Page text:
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An ambitious reporter gets in way-over-his-head trouble while investigating a senator's assassination which leads to a vast conspiracy involving a multinational corporation behind every event in the worlds headlines.
Alan J. Pakula
A mountain man who wishes to live the life of a hermit becomes the unwilling object of a long vendetta by Indians, and proves to be a match for their warriors in one-on-one combat on the early frontier.
Sonny Steele used to be a rodeo star, but his next appearance is to be on a Las Vegas stage, wearing a suit covered in lights, advertising a breakfast cereal. When he finds out they are ... See full summary »
A mild mannered CIA researcher, paid to read books, returns from lunch to find all of his co-workers assassinated. "Condor" must find out who did this and get in from the cold before the hitmen get him. Written by
Mike CO <email@example.com>
First of two espionage films in six years with the word "Condor" in the title. The second was the spy spoof Condorman (1981) made and released in 1981. In that movie, when Woody (Michael Crawford) is glamorizing Harry's job at the CIA, Harry responds, "Not everyone in the CIA is Robert Redford." This is a subtle joke regarding Three Days of the Condor (1975) in which Redford plays a CIA agent whose codename is Condor. See more »
The NYPD Lieutenant who is interviewed in the alley by a TV crew is incorrectly listed in the credits as "Alice Lieutenant". This is probably a typo of "Police Lieutenant". See more »
Are you sure about this ideogram?
Look at this face. Could I be wrong about an ideogram?
It's a great face. But it's never been to China.
See more »
A cold, rainy day in New York City...a small, cramped office building where a friendly, diverse group of CIA administrative types do research...one employee, a young 'reader' (Robert Redford), is assigned to pick up sandwiches, and takes a short cut through back alleys to a local deli...a van pulls up in front of the building, a group of disguised, armed assassins disembark, enter...and brutally kill every person in the building, leaving just before the 'reader' returns, to face the carnage...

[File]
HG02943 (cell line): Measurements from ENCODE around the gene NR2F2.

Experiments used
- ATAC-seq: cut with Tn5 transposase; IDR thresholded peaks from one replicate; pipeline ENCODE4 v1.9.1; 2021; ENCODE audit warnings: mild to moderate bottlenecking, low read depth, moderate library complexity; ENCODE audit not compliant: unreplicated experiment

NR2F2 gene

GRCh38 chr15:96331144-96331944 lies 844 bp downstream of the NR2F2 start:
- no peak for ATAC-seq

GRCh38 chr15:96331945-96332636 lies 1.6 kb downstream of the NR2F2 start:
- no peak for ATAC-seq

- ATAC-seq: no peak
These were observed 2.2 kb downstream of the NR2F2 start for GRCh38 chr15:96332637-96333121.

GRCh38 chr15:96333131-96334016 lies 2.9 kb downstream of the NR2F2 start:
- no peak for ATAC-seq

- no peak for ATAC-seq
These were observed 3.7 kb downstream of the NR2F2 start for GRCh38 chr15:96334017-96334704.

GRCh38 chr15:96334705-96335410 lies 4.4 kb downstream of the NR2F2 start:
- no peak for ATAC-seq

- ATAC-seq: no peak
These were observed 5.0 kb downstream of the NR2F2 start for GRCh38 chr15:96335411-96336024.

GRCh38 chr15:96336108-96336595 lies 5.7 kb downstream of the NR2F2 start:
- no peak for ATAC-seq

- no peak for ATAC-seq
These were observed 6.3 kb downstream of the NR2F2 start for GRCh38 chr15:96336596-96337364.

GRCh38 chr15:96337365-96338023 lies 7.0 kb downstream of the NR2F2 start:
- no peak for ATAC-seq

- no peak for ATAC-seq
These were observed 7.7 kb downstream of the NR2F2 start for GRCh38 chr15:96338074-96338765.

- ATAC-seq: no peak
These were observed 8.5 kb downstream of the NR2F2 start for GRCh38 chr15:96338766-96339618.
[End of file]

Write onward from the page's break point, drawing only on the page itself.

With this visually gripping sequence, the stage is set for one of the best suspense films of the 1970s, Sydney Pollack's classic THREE DAYS OF THE CONDOR. In a novel twist of the Hitchcock 'Man Who Knew Too Much' theme, Redford's 'Joseph Turner' (code name 'Condor'), whose employment consists of reading novels and publications for any reference to the CIA, develops an 'imaginary' scenario of an agency 'inside' the agency, working independently, which his boss forwards to Washington for review. Unfortunately, the scenario is true, and Turner and his co-workers must be eliminated, to keep the secret intact. By sheer luck, Turner survives the 'hit', and the bookish 'admin type' must now run for his life, utilizing survival skills he didn't know he possessed, while trying to discover the reason for his 'death sentence'...
The tension never lets up in this grim, exciting tale, as Turner discovers he can trust no one, and barely survives assassination attempts, again and again. Forced to kidnap a young woman (Faye Dunaway, more vulnerable than usual) to aid him, it takes a death attempt to convince her to believe him, but Turner refuses to allow her to continue to risk her life protecting him, so, ultimately, it becomes a 'David and Goliath' struggle between Turner and the 'outlaw' CIA and it's hired assassins.
Featuring Max von Sydow as a sophisticated 'hit man', John Houseman as a mysterious CIA senior official, and Cliff Robertson as an agent with an agenda, THREE DAYS OF THE CONDOR influenced a generation of similar-themed thrillers, including Mel Gibson's CONSPIRACY THEORY, and Will Smith's ENEMY OF THE STATE.
The Robert Redford film is the best of the crop, by far!
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